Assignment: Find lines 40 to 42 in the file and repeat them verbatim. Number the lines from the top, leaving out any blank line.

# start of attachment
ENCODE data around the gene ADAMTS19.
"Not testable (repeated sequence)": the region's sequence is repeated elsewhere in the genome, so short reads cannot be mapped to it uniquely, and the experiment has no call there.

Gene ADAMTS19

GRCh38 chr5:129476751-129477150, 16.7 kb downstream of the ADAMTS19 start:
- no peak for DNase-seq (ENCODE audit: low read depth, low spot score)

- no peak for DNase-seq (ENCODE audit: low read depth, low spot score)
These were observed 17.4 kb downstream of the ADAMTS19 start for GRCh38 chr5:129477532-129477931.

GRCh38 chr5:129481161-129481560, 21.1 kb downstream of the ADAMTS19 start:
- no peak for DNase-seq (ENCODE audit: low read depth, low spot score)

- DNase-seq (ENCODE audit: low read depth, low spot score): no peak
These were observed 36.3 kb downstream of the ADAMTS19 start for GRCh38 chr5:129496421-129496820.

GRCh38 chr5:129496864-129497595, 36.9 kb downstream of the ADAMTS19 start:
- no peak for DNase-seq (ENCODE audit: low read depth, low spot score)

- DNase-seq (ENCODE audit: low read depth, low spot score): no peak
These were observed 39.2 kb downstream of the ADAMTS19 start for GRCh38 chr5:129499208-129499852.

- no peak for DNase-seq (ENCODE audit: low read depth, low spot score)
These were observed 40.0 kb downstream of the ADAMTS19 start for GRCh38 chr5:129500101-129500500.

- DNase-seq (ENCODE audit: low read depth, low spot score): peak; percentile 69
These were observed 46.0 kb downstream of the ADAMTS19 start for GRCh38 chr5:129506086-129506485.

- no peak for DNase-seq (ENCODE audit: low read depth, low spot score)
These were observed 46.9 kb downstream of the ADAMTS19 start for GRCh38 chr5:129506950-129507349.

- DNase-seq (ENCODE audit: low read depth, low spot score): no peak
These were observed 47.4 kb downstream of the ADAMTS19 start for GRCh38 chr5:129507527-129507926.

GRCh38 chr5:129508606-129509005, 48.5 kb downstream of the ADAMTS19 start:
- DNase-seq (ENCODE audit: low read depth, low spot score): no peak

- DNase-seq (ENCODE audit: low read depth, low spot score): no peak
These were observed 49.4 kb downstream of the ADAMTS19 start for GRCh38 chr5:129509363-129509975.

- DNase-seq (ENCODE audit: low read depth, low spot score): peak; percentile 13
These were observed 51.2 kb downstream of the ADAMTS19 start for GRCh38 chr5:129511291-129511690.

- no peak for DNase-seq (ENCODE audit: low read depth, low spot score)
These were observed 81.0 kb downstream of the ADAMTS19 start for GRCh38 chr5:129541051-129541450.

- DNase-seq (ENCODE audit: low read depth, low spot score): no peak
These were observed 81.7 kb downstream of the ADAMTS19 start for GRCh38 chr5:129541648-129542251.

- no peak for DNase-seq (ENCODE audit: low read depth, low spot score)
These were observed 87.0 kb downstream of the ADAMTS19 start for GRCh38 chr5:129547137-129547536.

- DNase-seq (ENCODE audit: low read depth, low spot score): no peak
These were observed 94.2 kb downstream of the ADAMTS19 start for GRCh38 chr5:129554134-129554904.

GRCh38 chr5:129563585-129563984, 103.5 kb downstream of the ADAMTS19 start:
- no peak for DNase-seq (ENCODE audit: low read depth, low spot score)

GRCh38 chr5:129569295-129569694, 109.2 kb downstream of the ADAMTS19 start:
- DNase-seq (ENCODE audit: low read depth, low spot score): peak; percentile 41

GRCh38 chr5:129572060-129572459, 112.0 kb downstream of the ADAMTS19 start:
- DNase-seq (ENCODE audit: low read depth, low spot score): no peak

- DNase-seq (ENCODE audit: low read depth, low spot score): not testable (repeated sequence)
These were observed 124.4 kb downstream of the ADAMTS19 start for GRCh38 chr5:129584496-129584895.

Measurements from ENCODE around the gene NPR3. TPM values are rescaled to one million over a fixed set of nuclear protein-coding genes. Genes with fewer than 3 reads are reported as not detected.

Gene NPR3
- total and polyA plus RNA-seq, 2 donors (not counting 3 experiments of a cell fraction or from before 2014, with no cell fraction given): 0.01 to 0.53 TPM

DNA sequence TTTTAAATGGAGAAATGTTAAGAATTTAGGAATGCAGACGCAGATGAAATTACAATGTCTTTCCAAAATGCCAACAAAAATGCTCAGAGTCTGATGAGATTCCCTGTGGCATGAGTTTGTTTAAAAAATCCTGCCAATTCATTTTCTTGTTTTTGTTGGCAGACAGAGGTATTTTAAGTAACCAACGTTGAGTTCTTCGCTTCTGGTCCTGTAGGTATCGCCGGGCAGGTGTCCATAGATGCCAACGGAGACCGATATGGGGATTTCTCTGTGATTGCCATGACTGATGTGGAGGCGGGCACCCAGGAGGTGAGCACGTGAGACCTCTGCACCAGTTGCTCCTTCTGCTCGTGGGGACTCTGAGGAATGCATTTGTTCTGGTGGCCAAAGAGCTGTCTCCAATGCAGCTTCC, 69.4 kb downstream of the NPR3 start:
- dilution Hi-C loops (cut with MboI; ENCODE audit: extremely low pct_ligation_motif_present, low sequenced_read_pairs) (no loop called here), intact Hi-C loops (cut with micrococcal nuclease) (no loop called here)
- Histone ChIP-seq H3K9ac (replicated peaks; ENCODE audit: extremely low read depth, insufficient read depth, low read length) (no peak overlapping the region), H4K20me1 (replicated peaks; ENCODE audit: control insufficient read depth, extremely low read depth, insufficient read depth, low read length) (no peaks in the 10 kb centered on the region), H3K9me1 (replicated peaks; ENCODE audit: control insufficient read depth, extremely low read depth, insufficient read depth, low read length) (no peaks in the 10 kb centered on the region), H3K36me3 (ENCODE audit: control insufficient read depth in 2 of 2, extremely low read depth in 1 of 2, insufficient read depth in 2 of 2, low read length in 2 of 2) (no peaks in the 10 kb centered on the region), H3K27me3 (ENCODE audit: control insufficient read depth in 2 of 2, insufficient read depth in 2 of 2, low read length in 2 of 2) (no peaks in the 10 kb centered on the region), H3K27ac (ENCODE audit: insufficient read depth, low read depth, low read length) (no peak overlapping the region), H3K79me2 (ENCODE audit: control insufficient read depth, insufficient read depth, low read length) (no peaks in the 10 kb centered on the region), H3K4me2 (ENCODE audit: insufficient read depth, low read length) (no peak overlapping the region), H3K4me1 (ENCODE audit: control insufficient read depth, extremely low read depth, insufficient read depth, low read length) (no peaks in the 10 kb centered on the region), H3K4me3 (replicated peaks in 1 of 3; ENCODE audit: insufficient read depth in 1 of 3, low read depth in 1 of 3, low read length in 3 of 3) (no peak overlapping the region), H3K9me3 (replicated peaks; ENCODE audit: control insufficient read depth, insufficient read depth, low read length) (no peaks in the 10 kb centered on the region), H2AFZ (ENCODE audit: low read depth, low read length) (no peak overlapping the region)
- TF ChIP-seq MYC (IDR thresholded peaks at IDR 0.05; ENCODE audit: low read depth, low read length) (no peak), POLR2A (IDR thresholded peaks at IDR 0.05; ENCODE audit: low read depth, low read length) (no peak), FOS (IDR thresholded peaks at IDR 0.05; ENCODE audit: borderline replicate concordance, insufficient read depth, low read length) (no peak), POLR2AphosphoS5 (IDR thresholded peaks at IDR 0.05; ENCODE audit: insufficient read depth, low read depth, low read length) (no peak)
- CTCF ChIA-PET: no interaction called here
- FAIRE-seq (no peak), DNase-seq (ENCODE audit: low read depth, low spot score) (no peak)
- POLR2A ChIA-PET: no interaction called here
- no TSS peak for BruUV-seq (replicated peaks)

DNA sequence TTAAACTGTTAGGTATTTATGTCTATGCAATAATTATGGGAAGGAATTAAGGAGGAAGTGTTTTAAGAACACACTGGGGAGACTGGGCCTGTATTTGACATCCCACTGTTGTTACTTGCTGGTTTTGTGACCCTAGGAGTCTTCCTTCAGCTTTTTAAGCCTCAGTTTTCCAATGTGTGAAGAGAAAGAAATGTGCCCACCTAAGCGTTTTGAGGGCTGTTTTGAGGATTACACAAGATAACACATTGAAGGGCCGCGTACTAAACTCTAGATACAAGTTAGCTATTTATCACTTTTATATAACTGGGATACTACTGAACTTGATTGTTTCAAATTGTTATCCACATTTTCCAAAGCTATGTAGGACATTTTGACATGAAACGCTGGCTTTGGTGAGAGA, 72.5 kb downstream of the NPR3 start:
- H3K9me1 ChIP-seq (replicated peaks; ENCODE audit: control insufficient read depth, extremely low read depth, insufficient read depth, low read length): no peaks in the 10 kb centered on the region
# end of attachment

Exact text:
GRCh38 chr5:129569295-129569694, 109.2 kb downstream of the ADAMTS19 start:
- DNase-seq (ENCODE audit: low read depth, low spot score): peak; percentile 41

GRCh38 chr5:129572060-129572459, 112.0 kb downstream of the ADAMTS19 start: